Hello all, I have recently begun researching the mid 80s 300D series. I seem to be reading a lot of good things about the reliability/safety of these cars with some concerns of cost of maintenance/repairs. I am hoping someone can either point me in the direction of further researching resources or give me some ideas of specific things to watch out for. Disclaimer: I have no real experience working on cars, however learning how is one thing I am sorta looking forward to ( with some reservations about the learning curve). I have seen several listings for cars with less than 180K miles for under $3000 and many for cars with 200-260K miles under $2500. I have read that it's not unusual to be able to hit 300-450K miles with a 300D. Does anyone here think that is accurate? I live in North Carolina so don't have a ton of cold to contend with. I would be driving the car less than 5 miles one way to work each day and on weekends when I go out for errands for a few hours. One of my objectives with buying this type of car would be to get rid of my monthly car payments, but I am wondering if I go this route if I am likely to end up with never ending expensive repairs instead. Any advice for a newbie would be welcome!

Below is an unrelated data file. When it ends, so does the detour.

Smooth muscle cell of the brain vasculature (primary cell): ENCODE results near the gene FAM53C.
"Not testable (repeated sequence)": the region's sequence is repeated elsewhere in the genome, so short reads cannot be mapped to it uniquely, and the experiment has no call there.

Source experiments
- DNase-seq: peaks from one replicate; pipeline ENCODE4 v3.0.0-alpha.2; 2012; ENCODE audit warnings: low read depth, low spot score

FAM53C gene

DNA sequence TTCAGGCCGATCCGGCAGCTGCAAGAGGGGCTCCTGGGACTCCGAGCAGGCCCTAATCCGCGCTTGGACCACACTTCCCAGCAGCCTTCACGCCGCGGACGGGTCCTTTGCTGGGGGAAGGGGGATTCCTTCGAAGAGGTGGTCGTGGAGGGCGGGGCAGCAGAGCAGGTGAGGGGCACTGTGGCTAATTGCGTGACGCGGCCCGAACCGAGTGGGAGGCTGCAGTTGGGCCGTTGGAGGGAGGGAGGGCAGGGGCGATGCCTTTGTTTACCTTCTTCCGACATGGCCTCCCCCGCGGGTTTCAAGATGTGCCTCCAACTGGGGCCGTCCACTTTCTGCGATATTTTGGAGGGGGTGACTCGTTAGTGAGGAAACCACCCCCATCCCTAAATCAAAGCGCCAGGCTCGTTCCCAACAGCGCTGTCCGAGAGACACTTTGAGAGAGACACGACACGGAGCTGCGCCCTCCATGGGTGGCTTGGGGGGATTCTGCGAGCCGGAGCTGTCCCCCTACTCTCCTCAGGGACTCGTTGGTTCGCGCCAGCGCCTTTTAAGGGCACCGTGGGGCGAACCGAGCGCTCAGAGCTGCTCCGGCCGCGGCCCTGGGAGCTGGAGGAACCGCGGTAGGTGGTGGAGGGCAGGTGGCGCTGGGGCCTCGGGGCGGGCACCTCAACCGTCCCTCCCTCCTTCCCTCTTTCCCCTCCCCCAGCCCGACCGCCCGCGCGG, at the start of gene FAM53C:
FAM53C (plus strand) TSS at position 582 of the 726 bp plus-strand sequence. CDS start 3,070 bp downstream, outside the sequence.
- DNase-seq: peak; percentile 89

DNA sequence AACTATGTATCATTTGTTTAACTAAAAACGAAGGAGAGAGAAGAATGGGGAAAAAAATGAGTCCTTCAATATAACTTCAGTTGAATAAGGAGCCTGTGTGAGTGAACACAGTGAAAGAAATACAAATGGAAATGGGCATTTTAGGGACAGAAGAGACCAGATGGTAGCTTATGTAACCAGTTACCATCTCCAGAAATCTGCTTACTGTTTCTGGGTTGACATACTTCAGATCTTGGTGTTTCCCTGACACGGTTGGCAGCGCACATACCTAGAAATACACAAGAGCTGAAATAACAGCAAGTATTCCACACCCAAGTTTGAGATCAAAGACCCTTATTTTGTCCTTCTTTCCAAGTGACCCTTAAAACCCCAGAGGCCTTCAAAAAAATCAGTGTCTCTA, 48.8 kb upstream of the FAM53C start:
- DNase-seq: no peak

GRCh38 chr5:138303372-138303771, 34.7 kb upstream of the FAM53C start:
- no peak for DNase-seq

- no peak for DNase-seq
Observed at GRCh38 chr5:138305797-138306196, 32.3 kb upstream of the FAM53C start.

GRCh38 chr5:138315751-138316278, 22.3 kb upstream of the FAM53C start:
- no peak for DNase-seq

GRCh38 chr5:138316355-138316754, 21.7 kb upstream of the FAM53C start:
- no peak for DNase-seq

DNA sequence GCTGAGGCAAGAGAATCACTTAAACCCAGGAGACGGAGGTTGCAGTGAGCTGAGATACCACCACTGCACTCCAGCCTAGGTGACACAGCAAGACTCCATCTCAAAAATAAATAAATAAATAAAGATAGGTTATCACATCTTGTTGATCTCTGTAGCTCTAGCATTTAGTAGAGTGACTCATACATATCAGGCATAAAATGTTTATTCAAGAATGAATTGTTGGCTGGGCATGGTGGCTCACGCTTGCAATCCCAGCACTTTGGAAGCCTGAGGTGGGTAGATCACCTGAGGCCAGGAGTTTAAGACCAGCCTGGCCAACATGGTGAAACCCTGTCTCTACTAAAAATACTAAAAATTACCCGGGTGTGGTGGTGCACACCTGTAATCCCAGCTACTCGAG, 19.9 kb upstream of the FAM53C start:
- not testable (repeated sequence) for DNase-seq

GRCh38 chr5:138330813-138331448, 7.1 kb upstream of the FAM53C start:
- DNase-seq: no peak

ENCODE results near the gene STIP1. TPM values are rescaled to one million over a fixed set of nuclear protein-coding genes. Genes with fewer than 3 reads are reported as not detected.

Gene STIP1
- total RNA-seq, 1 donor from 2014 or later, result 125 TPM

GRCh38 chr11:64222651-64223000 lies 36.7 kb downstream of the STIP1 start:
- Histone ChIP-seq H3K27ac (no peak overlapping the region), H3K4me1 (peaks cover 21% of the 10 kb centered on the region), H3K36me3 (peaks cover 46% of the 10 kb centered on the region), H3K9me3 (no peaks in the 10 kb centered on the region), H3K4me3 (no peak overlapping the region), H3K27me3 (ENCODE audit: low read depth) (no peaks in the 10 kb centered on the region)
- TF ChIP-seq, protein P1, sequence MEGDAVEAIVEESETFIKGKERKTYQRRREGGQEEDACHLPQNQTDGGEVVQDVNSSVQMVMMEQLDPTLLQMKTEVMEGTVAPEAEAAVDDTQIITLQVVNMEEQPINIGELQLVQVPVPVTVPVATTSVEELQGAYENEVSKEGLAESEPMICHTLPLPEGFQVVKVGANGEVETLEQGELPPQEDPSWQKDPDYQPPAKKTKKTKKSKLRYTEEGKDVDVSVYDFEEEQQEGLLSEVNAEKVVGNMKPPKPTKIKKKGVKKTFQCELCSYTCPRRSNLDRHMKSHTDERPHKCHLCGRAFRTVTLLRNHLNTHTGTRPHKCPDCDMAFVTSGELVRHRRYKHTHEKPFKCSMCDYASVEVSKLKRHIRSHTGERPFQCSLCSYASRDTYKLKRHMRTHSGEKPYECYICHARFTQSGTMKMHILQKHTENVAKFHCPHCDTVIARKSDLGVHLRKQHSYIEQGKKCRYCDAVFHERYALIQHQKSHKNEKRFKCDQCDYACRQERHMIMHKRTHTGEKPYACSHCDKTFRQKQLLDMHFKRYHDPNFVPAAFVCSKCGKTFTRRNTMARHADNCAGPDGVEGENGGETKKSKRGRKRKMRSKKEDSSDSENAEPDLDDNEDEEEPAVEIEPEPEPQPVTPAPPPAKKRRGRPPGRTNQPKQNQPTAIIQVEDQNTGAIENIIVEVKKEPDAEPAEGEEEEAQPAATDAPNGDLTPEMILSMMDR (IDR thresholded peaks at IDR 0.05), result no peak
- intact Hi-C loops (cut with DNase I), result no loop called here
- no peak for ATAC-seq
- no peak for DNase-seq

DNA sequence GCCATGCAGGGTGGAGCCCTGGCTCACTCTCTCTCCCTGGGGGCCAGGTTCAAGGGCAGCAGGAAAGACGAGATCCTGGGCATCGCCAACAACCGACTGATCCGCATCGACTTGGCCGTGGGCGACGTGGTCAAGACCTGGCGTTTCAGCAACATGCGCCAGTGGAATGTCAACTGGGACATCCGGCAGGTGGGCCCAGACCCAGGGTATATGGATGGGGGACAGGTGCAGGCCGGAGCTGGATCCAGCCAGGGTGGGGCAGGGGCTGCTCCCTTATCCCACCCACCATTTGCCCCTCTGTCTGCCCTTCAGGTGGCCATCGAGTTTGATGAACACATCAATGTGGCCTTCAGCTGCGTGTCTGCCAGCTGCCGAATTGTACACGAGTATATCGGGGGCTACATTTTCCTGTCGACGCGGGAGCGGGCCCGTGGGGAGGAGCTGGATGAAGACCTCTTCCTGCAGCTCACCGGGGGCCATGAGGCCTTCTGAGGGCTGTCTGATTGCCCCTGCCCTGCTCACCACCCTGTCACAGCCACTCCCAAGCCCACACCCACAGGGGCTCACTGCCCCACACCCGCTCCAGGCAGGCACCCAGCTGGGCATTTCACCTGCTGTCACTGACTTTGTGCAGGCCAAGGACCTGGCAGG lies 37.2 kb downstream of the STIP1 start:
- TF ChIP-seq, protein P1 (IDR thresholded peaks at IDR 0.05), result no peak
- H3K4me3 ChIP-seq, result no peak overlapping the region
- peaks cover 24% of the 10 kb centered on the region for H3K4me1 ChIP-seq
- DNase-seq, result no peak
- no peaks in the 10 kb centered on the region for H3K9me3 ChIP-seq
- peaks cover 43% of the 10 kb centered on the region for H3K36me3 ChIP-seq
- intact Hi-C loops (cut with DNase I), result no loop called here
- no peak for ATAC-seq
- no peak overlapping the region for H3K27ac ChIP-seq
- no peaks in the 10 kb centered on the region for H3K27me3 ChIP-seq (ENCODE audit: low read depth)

#1883 of 2332 Re: newbie looking for guidance [smerkinb]
by MrShift@Edmunds HOST
Feb 15, 2008 (8:16 am)
We could talk for hours about this-- --- but my two cents is that with this type of car you should buy the best, cleanest, best documented car you can find and NOT buy a "fixer-upper". There is no upside to a fixer-upper because the values are low and they aren't going to get much better except for the cleanest and best cars.
Any car on earth can go 400K miles, even a Yugo. All you have to do is keep pouring money into it. I think you will find that any old 300D with 400K has a lot of investment in it.
What is remarkable about them is their build quality. Where most cars literally fall apart at 400K, a 300D can still look good, not rattle and not shred its interior. But that doesn't mean they don't break down mechanically or wear out just like any other car.
Your average taxi cab can run as long as a Benz but it won't look at good, is my point.
As for things to look out for:
NEGLECT -- greasy oily engine, rusted body, dents, mildew, balding tires, filthy trunk, broken lenses, etc. Stay away from cars like this